Two international consulting firms that had earlier been named in a shareholder lawsuit filed against Hewlett Packard Co. have been given some respite. They have both been dropped from the lawsuit which had been filed by shareholders over HP’s disastrous acquisition of a British software firm.
The two consulting firms Deloitte Touche Tohmatsu and KPMG LLP have been dropped from the shareholder lawsuit filed after Hewlett-Packard completed its acquisition of software company, Autonomy. The shareholder lawsuit was filed last November.
In November last year, Hewlett Packard chief executive Meg Whitman announced that after the acquisition of Economy, the company had discovered several accounting irregularities at Autonym. As a result, HP was forced to take an $8.8 million write-down on the software deal.
According to Whitman, Deloitte Touche Tohmatsu had been responsible for the auditing of Autonomy’s financial records prior to the takeover and before the deal was finalized. Further, KPMG LLP had audited Deloitte’s work. She admitted that HP had specifically hired KPMG LLP to audit Deloitte’s work to be thorough, but both companies had failed to spot the irregularities. She however hasn’t confirmed who alerted the Board about these irregularities.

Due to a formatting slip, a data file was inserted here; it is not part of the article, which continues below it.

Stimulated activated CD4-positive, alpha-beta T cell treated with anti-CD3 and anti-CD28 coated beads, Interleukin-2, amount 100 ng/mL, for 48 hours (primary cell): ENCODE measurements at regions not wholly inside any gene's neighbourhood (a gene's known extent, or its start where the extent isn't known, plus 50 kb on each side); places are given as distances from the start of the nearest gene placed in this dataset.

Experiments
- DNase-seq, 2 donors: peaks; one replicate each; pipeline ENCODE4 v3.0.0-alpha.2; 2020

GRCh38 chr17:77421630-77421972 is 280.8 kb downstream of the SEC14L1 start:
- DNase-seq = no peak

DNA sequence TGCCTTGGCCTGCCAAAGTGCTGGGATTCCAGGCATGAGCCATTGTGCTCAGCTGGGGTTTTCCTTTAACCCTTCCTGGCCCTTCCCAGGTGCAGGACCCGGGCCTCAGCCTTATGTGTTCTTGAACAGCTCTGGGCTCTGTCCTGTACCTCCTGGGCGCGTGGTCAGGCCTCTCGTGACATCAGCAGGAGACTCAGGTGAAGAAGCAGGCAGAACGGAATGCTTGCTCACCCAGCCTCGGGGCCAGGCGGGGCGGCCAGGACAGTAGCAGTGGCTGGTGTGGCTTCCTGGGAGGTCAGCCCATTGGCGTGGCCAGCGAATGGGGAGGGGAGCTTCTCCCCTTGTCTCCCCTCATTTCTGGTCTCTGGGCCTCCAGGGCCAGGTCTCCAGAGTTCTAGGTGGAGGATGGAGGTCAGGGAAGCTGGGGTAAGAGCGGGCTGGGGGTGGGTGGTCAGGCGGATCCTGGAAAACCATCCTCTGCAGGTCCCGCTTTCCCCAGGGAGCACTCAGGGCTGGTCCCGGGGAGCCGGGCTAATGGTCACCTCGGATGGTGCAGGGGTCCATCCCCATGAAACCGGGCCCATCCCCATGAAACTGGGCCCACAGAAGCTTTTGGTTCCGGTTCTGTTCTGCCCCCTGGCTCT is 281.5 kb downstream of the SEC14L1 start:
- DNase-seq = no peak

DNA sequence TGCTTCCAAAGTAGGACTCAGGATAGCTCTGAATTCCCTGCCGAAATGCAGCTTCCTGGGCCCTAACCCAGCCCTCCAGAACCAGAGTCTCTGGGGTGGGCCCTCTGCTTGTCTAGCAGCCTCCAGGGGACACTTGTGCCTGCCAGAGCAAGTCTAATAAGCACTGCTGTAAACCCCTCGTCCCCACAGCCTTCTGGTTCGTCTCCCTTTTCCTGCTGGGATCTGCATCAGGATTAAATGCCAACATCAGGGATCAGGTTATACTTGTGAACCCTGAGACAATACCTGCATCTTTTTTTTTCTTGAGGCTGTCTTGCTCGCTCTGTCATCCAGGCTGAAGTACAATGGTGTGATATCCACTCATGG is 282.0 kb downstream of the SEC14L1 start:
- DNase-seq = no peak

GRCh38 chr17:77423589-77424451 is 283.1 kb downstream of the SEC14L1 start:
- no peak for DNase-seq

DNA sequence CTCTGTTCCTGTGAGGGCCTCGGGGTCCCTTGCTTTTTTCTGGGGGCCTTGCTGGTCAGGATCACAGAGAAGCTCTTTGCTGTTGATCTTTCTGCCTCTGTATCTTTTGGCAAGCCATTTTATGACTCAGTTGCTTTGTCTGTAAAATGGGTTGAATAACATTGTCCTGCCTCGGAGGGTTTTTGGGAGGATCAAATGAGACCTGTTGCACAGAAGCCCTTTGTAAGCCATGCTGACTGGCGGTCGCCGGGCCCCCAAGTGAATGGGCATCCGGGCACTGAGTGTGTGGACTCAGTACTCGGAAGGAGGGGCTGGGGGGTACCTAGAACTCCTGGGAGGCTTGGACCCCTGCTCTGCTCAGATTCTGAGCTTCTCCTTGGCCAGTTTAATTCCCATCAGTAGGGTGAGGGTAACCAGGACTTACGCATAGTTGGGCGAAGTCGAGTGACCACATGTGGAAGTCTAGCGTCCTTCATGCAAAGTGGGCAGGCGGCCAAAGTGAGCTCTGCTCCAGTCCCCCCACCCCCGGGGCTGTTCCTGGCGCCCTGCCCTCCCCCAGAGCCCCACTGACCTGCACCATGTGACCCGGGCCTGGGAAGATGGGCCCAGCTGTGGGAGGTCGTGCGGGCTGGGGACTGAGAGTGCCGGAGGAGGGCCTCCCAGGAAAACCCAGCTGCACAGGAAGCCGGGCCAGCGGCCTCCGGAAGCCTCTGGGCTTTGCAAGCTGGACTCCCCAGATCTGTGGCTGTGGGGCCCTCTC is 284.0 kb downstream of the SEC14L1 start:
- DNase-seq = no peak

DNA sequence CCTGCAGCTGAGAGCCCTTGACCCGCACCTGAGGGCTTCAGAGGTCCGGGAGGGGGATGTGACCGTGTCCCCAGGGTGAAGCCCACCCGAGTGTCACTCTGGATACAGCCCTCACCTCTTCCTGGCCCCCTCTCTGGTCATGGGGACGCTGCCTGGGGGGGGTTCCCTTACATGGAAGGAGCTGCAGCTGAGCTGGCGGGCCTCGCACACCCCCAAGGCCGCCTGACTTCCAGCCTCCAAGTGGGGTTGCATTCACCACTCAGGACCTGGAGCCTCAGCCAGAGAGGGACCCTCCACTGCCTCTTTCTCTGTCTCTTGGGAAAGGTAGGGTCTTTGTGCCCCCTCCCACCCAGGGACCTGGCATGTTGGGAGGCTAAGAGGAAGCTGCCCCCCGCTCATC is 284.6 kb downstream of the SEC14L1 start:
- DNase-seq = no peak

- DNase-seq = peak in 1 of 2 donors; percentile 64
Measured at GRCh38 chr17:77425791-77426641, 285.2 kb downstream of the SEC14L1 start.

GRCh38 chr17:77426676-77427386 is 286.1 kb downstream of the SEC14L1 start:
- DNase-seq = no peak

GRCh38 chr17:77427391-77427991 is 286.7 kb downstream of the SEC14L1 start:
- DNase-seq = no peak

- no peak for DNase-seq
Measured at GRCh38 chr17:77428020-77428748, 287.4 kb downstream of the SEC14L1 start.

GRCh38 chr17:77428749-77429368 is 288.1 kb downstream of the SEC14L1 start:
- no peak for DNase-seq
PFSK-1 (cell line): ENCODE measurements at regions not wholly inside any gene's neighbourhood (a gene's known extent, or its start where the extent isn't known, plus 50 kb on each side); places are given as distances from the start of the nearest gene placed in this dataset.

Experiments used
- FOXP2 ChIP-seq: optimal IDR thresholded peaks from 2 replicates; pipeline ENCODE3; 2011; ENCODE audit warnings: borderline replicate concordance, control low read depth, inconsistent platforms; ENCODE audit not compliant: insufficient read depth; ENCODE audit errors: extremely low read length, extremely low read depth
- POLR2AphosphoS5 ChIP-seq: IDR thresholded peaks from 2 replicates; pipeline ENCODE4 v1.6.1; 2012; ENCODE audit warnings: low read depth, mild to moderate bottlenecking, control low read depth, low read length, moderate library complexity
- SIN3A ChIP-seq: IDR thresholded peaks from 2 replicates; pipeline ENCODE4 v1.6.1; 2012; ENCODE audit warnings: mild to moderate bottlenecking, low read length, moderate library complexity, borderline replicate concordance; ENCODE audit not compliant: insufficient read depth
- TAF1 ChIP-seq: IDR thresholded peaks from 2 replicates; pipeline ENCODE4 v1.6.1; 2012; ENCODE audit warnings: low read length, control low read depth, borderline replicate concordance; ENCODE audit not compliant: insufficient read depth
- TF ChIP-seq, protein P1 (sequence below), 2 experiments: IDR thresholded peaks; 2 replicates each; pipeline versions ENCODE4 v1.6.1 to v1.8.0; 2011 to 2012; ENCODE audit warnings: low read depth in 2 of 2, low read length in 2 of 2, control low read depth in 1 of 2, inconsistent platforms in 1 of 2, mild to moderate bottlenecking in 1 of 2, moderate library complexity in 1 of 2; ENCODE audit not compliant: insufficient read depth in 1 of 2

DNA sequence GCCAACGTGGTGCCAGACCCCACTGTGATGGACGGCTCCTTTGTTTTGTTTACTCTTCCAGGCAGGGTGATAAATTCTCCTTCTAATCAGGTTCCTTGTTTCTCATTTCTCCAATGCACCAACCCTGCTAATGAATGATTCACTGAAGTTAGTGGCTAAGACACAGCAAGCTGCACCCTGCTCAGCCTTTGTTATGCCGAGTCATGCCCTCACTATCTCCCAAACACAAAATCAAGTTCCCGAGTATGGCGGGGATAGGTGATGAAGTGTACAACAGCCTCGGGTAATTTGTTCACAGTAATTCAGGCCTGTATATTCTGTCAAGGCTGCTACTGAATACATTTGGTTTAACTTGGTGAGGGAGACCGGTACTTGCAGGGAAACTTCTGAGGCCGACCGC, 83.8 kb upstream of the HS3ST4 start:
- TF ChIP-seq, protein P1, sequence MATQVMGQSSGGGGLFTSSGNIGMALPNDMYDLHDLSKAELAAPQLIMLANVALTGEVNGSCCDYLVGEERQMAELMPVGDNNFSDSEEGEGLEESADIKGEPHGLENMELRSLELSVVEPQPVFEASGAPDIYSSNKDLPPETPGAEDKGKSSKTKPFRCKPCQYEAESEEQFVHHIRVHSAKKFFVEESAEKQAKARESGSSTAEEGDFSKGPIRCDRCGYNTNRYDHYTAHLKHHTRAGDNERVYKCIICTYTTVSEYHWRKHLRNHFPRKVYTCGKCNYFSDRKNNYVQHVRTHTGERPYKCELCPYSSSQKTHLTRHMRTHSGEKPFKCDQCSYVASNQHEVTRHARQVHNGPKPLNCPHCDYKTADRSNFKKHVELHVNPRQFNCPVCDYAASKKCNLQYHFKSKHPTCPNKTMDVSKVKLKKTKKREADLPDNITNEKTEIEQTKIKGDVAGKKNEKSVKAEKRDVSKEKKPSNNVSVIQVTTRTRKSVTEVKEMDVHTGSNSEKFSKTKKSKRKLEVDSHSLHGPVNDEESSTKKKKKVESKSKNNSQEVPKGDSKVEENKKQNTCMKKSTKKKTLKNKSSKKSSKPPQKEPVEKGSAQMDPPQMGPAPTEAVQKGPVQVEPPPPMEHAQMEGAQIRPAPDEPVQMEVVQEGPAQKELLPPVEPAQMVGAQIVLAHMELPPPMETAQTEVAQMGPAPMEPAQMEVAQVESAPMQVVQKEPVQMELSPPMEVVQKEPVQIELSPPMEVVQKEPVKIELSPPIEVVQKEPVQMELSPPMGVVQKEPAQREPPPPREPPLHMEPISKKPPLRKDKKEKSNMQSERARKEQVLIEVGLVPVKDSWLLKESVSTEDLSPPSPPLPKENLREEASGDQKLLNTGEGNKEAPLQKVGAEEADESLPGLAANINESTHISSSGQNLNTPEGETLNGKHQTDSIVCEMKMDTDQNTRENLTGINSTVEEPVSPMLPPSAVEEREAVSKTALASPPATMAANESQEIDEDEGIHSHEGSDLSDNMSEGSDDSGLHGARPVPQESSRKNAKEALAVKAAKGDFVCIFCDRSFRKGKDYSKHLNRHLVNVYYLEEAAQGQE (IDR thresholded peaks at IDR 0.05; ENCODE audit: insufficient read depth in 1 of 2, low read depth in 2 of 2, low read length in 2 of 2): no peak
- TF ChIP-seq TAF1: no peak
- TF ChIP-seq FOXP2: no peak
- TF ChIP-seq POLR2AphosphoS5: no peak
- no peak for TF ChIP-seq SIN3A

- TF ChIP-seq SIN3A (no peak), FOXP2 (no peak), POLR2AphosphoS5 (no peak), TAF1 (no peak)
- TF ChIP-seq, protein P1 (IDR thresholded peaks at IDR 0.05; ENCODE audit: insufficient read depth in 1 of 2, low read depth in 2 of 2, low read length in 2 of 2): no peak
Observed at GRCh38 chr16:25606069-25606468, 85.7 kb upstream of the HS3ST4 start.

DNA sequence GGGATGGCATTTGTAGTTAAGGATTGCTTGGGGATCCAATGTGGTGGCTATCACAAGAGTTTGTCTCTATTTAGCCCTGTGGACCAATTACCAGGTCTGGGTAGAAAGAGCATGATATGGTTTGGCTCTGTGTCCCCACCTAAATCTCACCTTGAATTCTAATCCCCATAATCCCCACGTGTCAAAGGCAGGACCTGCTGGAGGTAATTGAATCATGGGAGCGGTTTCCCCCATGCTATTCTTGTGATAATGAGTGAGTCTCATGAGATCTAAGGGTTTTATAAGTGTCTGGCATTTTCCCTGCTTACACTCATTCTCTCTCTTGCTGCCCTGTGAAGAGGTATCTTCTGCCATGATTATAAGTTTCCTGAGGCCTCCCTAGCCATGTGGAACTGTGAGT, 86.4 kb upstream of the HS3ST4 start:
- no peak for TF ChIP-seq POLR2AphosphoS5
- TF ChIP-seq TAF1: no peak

As expected, shareholders were livid over the deal which they believed was ill-thought out, and poorly planned. The shareholder lawsuit alleges that HP and the executive board failed to properly look at Autonomy’s financial situation before it agreed to the deal. This finally led to a complete overhaul of HP’s Executive Board, with longtime chairman Ray Lane stepping down this April. Other prominent members of the board resigned altogether.
However, both Deloitte Touche Tohmatsu and KPMG LLP have now been dropped in a consolidated complaint that was filed in May.